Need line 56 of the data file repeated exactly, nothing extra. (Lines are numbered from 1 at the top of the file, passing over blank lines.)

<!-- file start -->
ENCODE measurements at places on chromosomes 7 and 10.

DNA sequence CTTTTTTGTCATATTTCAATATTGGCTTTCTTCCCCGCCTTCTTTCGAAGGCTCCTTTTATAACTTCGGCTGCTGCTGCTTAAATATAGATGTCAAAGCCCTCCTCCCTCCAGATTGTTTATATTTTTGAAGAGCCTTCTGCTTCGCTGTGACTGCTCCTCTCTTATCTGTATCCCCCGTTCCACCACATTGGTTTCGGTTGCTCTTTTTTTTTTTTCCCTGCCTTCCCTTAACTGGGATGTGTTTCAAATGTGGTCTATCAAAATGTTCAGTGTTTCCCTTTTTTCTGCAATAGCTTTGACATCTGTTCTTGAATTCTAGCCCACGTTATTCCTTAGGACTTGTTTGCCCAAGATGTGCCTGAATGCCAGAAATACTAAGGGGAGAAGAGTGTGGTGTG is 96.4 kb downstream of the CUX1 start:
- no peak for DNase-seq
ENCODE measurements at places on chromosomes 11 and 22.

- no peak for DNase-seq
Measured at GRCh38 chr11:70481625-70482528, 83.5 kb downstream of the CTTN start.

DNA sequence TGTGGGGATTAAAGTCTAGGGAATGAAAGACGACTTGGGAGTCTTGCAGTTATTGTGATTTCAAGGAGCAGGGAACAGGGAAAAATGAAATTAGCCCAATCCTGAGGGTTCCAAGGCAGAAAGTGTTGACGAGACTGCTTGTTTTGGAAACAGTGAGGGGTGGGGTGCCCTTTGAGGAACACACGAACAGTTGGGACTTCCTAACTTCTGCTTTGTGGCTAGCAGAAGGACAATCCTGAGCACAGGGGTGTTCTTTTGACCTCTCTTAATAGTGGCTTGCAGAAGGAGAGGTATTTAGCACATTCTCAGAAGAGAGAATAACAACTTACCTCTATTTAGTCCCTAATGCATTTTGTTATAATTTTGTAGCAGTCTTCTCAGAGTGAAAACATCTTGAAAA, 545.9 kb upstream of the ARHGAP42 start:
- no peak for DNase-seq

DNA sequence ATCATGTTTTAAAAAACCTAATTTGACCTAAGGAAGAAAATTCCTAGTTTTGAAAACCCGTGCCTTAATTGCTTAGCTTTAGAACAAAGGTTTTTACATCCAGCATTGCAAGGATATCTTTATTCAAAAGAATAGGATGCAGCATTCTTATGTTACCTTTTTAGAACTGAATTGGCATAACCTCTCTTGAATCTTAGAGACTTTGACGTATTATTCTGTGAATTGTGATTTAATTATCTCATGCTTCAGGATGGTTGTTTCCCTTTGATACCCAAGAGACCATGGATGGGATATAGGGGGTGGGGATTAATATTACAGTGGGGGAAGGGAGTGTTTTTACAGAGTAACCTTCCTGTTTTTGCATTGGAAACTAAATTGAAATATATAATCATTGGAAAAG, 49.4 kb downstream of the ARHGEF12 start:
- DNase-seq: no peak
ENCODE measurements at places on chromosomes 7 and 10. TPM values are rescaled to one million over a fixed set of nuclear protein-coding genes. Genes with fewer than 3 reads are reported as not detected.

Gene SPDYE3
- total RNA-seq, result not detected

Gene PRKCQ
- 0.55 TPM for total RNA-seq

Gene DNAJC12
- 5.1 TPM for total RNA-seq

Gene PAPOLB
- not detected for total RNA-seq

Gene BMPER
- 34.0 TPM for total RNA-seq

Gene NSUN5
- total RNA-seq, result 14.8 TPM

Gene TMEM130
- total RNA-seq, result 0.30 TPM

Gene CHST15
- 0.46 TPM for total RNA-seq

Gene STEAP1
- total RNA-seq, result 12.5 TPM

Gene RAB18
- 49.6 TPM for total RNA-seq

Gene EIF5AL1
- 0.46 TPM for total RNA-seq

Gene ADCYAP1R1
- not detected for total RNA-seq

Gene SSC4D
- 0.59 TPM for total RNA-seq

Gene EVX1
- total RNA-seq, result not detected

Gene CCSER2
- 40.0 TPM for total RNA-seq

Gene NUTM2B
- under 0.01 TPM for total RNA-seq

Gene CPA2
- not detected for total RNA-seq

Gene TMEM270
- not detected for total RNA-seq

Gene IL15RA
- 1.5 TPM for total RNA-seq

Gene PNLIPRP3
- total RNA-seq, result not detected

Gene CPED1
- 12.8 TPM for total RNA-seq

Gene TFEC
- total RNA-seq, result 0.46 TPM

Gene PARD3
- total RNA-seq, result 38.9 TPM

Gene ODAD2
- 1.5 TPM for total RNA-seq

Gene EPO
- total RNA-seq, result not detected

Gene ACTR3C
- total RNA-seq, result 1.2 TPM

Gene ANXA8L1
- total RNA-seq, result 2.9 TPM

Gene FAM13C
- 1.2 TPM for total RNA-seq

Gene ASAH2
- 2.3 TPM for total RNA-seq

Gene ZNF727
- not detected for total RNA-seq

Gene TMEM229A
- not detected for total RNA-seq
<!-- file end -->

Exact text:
Gene PARD3